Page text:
Monday, September 10, 2007

Volcanoes help ensure oxygen-breathing life, defining living organisms and ergonomics for extraterrestrials

Welcome! “Alien Life” tracks the latest discoveries and thoughts in the various elements of the famous Drake Equation. You may notice that this and future entries are shorter than usual; career, family and book deal commitments have forced me to cut back some of my projects. Now, here’s today’s news:
g Abodes - A switch from predominantly undersea volcanoes to a mix of undersea and terrestrial ones shifted the Earth's atmosphere from devoid of oxygen to one with free oxygen, according to geologists. See article.
g Life - We create life, we search for it, we manipulate and revere it. Is it possible that we haven't yet defined the term? See article.
g Message - Nobody has yet seen an extraterrestrial, which may sound like a problem in establishing a science of astrobiology. But in the past 20 years or so, scientists have found clues that life may be quite common in the universe, and many are hopeful that they will soon find hard evidence of life beyond Earth. See article. Note: This article is from autumn 2006.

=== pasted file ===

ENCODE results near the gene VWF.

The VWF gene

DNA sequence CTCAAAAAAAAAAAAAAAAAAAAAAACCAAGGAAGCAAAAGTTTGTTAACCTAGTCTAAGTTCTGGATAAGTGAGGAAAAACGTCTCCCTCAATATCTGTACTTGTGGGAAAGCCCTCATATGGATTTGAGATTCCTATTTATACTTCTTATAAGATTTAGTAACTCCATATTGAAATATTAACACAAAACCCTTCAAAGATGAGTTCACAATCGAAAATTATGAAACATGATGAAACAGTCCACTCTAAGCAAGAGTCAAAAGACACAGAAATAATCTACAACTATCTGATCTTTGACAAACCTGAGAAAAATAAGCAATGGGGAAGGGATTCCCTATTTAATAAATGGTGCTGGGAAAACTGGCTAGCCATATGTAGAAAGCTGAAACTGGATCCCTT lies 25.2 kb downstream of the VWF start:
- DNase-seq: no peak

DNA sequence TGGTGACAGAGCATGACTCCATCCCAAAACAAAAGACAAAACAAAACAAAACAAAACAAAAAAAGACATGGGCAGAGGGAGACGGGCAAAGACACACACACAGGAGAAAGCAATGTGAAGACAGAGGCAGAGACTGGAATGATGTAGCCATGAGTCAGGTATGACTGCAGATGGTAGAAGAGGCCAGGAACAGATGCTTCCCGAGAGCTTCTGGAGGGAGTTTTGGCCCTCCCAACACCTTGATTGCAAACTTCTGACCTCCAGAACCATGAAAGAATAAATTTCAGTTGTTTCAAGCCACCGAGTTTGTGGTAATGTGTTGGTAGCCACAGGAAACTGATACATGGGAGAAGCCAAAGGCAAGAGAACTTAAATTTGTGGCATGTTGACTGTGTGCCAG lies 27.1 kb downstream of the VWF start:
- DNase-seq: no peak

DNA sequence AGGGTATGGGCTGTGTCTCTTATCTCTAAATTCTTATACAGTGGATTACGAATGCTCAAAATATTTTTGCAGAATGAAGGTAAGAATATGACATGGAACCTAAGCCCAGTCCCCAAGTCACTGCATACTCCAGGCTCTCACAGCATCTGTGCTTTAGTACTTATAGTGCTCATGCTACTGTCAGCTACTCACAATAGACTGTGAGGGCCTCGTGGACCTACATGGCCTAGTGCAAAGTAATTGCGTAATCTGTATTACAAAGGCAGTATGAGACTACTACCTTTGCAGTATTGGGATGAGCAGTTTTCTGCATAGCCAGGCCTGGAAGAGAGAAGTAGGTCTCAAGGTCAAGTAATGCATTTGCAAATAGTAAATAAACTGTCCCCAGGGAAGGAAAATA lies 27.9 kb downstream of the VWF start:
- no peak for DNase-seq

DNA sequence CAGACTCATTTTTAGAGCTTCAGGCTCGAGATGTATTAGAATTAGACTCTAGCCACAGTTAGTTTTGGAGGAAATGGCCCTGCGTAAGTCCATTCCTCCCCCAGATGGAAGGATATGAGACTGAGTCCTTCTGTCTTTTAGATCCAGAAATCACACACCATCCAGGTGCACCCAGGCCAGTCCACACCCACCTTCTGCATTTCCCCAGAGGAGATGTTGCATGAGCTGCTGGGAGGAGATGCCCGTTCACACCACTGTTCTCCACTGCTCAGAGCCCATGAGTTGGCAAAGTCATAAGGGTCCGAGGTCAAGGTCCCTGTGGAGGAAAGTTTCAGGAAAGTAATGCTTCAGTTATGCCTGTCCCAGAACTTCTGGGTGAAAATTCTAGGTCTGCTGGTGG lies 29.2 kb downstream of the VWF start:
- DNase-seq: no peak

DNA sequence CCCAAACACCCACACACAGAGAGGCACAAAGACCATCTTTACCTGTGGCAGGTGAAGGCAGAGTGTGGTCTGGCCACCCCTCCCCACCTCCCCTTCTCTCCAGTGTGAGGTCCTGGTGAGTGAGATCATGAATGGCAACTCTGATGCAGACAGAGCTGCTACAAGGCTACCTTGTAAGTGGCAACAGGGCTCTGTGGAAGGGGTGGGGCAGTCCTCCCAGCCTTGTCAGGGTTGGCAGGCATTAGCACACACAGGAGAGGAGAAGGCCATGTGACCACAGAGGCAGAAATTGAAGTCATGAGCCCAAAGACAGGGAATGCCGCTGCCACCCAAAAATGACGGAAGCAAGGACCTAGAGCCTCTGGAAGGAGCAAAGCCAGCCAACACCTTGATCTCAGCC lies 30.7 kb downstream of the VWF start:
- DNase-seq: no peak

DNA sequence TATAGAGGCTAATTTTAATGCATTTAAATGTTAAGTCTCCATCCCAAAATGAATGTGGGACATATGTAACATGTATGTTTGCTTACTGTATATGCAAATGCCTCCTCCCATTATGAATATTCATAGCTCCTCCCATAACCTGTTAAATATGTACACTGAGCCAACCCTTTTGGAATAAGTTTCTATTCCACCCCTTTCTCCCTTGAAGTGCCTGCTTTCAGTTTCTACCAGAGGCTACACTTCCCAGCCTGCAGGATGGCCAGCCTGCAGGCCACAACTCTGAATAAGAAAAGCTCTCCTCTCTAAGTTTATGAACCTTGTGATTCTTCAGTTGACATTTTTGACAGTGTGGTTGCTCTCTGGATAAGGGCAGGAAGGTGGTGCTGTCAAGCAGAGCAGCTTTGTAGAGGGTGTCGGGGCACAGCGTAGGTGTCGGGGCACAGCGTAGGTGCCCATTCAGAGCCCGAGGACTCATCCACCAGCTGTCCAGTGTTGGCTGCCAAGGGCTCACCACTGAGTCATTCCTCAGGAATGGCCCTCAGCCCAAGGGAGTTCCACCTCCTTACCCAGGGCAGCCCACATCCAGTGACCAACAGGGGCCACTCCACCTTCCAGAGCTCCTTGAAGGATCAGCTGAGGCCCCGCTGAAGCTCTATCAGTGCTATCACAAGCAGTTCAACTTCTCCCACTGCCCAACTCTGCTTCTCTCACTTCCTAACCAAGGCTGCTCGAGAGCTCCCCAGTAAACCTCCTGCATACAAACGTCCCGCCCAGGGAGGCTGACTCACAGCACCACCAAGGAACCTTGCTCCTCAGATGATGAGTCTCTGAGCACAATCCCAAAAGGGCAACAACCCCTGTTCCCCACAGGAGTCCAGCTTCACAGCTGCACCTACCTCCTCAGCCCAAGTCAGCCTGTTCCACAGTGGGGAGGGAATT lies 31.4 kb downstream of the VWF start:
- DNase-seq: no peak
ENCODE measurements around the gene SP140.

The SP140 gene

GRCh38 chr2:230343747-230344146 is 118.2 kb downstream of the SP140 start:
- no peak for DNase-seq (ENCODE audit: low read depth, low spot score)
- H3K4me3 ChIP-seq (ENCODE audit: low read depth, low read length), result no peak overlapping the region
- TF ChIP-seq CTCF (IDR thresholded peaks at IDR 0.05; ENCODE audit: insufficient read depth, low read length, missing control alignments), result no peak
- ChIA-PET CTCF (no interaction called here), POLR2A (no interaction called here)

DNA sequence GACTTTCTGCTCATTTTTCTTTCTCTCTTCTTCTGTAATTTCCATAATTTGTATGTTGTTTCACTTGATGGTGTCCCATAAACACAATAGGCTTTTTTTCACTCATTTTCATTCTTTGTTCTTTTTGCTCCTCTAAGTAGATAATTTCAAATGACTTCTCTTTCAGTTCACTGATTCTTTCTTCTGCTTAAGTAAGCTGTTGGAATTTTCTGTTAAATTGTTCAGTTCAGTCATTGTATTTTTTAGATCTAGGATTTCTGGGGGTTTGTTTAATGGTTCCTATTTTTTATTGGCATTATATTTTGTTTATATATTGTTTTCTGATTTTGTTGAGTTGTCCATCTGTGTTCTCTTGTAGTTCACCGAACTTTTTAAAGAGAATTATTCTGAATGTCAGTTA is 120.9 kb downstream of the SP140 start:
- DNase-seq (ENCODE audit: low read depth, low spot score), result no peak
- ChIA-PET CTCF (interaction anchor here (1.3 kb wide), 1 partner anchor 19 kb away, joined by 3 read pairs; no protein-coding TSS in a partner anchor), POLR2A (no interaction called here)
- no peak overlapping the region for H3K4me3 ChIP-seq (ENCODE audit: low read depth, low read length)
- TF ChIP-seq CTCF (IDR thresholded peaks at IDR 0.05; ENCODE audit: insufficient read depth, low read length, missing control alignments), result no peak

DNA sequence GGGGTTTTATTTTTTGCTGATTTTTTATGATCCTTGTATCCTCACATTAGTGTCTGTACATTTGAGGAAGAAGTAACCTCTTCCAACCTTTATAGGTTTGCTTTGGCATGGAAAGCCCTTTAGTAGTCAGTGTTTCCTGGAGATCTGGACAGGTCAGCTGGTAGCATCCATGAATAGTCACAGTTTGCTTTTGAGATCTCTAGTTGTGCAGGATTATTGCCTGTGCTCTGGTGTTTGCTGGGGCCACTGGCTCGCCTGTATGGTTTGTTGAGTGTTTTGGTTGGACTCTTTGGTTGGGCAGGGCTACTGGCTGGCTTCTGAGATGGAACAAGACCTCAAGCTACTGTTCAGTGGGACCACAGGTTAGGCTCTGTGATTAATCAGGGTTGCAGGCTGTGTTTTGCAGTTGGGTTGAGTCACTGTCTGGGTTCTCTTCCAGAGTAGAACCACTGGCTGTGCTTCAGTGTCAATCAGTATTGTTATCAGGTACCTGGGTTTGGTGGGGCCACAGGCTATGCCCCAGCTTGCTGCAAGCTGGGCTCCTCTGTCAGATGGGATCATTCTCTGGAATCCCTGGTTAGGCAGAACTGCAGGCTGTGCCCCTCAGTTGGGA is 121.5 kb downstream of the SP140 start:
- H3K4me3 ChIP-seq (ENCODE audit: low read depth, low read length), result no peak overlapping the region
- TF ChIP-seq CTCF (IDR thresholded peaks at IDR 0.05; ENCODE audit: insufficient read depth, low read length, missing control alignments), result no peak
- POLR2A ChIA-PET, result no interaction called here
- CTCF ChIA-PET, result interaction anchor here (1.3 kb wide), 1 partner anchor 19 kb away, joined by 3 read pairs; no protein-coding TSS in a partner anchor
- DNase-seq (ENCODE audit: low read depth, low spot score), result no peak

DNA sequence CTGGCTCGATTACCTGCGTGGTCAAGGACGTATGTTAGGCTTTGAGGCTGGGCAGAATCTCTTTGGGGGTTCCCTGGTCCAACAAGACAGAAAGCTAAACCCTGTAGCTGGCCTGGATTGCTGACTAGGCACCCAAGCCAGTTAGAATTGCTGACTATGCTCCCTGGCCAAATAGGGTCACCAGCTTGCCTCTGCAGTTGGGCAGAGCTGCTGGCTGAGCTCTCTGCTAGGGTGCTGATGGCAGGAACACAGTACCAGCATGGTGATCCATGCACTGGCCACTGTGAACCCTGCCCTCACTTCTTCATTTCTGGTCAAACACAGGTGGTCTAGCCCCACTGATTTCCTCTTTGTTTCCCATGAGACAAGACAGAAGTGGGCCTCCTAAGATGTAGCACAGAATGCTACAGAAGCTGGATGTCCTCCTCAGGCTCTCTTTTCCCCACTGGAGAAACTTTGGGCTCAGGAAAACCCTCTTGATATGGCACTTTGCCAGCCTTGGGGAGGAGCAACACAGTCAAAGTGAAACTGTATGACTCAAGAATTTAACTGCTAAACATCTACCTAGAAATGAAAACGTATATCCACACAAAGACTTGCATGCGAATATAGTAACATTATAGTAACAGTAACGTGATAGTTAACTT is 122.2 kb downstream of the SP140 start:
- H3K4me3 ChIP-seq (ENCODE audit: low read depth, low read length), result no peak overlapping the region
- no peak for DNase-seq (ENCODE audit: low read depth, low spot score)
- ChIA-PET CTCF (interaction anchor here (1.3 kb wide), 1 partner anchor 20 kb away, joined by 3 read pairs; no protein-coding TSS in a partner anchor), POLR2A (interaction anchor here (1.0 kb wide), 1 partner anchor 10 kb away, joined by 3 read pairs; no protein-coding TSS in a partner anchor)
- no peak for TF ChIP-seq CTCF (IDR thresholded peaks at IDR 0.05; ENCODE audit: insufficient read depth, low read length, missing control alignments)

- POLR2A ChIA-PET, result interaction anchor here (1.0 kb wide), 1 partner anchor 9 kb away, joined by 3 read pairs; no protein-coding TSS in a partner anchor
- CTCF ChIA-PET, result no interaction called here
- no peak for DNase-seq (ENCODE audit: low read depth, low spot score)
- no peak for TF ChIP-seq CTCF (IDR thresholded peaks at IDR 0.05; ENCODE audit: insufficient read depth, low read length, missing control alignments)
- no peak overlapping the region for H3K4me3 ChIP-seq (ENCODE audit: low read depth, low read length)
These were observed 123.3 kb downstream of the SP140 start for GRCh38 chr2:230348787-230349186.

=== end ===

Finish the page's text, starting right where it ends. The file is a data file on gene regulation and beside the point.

g Cosmicus - Quote of the Day: ”It is mankind's destiny to leave Earth and spread throughout the universe. As a creature of the highest consciousness, he will replace the chaos of the universe with his unifying structure.” - Konstantin Tsiolkovsky
g Learning - Here’s a neat classroom activity, courtesy of NASA: “Ergonomics For Extraterrestrials,” in which students develop an extraterrestrial life form, and to create a workstation that accommodates its unique characteristics. See article.
g Imagining - Looking for some classic science fiction alien movies? Here’s a fairly exhaustive list, with brief explanations of each. Now in how each one the aliens really are just mythical monsters that play on human psychology (specifically fear or revulsion). Such films really say less about the evolution of potential extraterrestrial lifeforms and civilizations than about the evolution of human beings and our culture.
g Aftermath - If some day we detect a radio signal from a distant civilization, we’ll have to make some adjustments in the way we view ourselves. After millennia of knowing of no other intelligence in the universe than humankind, we could face a considerable challenge to our terrestrial egotism. In the process, will we simply gain a little healthy humility about our place in the universe? Or would it be downright humiliating to compare our own meager accomplishments with those of more advanced extraterrestrials? See article. Note: This article is from November 2000.

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